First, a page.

In any case, home I went to slather the ribs with honey and sea salt and put them in a slow oven (350, I'd say, or 180 here) for three hours, turning often and basting. Doesn't get any better than that. Just as they were getting tender, in trooped the McBs for our celebratory "Highly-Skilled Migrant Worker and His Dependents" dinner. It's not a holiday everyone observes, but for our family it was quite significant, since the McBs happily don't show any signs of going "home" either. They came bearing gifts: Erin's special two versions of sticky toffee pudding, complete with toffee sauce to heat up and pour over. By the time we had got through the ribs, an enormous dish of macaroni and cheese, a gigantic bowl of carrots caramelised in butter and brown sugar, it was hard to look upon the puddings with the favor they deserved, but... we managed. And so began the process of far too much food that continued into...

Luncheon with Vincent. Yes, as if he hasn't been generous enough with his menus, and then on Thursday his photographic skills, he invited us once again, this time to give John a chance to see the contact sheets from the photo shoot. Was there ever a better lunch? I don't hope ever to have one. And best of all, it put both Avery and John back on salmon, which I consider tantamount to an act of God. It will be wonderful to be able to bring that fish back into my kitchen, in an unsmoked form. Vincent's version was softly poached in the oven, smothered in a layer of finely julienned vegetables: red peppers, carrots, fennel, and served with a creamy sauce containing more of the vegetables. As soon as I get the actual recipe, I promise to share. With this was steamed broccoli (or rather, it was braised, as I saw Pete stirring it in a skillet) with lemon and olive oil, sliced boiled potatoes, oh heaven. We simply ate ourselves silly. Then of course there was salad! With a new thing I had never had before, beetroot sprouts. Spicy, crunchy, delicate. Definitely something to add. And THEN... the cheeseboard. Fully seven, eight cheeses? I lost count. A barely-there goats cheese, terribly young and delicate, a perfect Stilton, oh, I don't know. So good, with a hearty brown bread and oatcakes. And red and green grapes. And THEN... pudding. The simplest apricot tart you can imagine, just a perfect short crust and halved apricots, with a sugar syrup poured over. I saw him do this, so I can attest that even those of us who think we can't bake could do it.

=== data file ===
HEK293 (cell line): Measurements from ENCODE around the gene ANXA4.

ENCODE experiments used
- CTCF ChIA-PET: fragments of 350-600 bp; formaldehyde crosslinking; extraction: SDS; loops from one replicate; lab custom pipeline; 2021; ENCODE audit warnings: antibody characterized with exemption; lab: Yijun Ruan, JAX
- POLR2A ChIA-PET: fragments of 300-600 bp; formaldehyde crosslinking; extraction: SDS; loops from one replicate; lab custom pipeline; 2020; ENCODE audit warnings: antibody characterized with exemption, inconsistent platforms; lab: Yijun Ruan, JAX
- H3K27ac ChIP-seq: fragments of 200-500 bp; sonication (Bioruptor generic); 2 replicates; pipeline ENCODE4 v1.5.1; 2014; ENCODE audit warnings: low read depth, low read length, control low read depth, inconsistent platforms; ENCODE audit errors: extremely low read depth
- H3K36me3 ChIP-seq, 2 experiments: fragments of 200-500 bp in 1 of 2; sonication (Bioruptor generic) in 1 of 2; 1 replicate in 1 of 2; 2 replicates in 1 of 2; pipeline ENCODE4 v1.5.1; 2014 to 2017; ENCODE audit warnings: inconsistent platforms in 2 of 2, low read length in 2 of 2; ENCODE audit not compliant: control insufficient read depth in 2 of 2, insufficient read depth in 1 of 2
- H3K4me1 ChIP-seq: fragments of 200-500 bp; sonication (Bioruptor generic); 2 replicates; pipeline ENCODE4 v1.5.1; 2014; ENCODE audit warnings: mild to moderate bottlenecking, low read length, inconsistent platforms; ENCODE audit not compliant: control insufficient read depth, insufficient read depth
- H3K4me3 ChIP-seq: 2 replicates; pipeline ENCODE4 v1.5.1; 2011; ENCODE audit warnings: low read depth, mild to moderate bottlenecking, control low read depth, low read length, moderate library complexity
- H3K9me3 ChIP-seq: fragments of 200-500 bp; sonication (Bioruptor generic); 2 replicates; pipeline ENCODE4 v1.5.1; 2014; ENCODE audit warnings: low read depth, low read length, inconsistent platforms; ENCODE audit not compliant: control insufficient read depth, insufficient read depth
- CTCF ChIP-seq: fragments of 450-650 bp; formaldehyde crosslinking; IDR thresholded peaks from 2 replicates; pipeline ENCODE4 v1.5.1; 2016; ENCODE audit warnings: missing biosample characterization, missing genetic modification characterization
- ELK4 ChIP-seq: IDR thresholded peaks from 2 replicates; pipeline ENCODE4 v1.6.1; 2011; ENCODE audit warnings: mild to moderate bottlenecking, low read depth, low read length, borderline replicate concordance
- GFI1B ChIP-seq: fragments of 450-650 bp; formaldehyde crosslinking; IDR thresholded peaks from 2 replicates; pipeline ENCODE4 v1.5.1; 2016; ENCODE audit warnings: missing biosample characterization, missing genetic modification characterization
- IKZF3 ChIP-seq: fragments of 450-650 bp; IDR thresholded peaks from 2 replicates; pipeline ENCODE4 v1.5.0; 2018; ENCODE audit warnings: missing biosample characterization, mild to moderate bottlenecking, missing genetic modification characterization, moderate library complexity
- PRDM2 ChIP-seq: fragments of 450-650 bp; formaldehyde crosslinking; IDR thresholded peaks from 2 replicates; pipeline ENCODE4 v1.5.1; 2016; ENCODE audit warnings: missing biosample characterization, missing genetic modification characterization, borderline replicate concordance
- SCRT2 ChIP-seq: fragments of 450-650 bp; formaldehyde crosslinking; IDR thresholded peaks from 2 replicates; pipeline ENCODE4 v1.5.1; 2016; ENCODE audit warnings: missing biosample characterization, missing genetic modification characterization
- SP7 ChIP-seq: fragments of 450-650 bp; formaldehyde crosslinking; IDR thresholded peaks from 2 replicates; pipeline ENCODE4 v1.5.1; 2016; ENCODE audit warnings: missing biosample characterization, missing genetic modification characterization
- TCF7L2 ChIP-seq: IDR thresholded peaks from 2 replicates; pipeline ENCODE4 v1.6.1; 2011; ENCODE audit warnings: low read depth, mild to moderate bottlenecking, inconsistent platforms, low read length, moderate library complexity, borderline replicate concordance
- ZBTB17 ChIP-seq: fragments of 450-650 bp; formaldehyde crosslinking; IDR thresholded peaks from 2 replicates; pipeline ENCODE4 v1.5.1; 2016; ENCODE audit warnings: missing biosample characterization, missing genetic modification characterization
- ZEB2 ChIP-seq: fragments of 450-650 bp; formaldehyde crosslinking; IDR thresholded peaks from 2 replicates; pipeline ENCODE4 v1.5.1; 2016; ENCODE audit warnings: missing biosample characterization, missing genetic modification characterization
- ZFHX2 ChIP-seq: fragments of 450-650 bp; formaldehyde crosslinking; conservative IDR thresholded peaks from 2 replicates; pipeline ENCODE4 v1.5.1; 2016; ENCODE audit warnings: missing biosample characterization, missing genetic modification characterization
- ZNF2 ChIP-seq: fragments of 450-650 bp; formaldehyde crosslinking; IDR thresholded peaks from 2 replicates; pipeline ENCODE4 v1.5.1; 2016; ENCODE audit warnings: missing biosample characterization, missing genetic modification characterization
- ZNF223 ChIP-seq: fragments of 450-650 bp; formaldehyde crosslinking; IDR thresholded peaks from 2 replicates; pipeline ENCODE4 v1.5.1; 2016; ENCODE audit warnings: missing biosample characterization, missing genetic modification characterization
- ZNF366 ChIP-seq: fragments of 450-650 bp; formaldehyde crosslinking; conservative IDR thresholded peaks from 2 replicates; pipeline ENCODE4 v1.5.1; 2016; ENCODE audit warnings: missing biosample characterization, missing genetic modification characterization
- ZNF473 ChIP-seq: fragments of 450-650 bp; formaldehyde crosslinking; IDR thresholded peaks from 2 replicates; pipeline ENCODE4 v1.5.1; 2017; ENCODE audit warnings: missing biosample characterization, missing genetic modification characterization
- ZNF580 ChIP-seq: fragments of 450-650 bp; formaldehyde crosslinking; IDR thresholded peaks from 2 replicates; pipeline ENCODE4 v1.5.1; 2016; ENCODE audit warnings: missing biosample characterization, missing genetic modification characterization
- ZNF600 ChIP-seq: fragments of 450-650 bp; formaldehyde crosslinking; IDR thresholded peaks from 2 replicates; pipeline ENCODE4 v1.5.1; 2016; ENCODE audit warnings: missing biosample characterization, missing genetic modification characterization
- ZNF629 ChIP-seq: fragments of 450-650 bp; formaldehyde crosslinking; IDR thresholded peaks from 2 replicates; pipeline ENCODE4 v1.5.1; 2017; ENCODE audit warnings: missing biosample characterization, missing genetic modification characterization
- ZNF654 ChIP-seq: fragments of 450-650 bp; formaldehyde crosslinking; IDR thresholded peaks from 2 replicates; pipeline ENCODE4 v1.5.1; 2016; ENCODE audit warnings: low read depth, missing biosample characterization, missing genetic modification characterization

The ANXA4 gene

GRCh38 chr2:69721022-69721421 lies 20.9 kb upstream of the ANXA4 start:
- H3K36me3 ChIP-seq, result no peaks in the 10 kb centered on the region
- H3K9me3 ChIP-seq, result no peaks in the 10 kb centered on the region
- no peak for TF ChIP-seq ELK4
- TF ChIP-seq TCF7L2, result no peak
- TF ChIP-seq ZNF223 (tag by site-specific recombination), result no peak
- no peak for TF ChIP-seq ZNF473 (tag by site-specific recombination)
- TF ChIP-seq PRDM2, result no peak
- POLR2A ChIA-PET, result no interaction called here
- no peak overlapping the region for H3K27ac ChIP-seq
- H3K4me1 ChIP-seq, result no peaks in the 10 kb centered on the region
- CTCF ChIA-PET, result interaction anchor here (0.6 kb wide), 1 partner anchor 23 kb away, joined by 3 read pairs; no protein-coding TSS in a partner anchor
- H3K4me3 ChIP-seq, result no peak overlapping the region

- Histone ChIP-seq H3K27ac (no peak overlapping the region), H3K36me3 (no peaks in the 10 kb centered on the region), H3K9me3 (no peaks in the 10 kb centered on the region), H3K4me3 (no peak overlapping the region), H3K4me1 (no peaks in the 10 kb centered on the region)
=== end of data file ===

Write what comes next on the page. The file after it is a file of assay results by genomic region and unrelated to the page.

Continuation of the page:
Why isn't Vincent writing his own cookbook? Or start easy and do... a blog. Why not? Clearly anyone can. He is the real thing when it comes to cooking, where I am shown up as a bit of a fraud, but I don't mind as long as he feeds me. He truly does put a load of flour and a load of sugar and some butter in a Magimix and whizz it and... there's pastry for a tart. Even his salad dressings are spectacular. And through it all he's the most energetic father to his two beautiful little girls, who greatly enjoyed looking over the contact sheets with Avery (possibly her first ecounter with a loupe?). And Pete is the perfect foil for Vincent: where Vincent is mercurial, unpredictable, Pete is all appreciation, consanguinity, firm discipline of the girls while tickling them. And he is not without his own culinary masterpieces: upon hearing that John liked cheesecake, out one came from the fridge, of Pete's own design, and would you believe that John ate it? I confess I had two bites. Divinely cold and limey.

And I can say about the photographs only this: if you ever have the chance for a professional photographer who loves you to take your picture, DO IT. While I will never love looking at a picture of myself, I came closer than I ever thought I would. Thank you, Vincent.

I must go have dinner (! I know what I just said! but the stomach knows no reason), but I will tempt you with this photograph of Avery and one of her old school chums from New York, who came over last night... for dinner. I know, I know...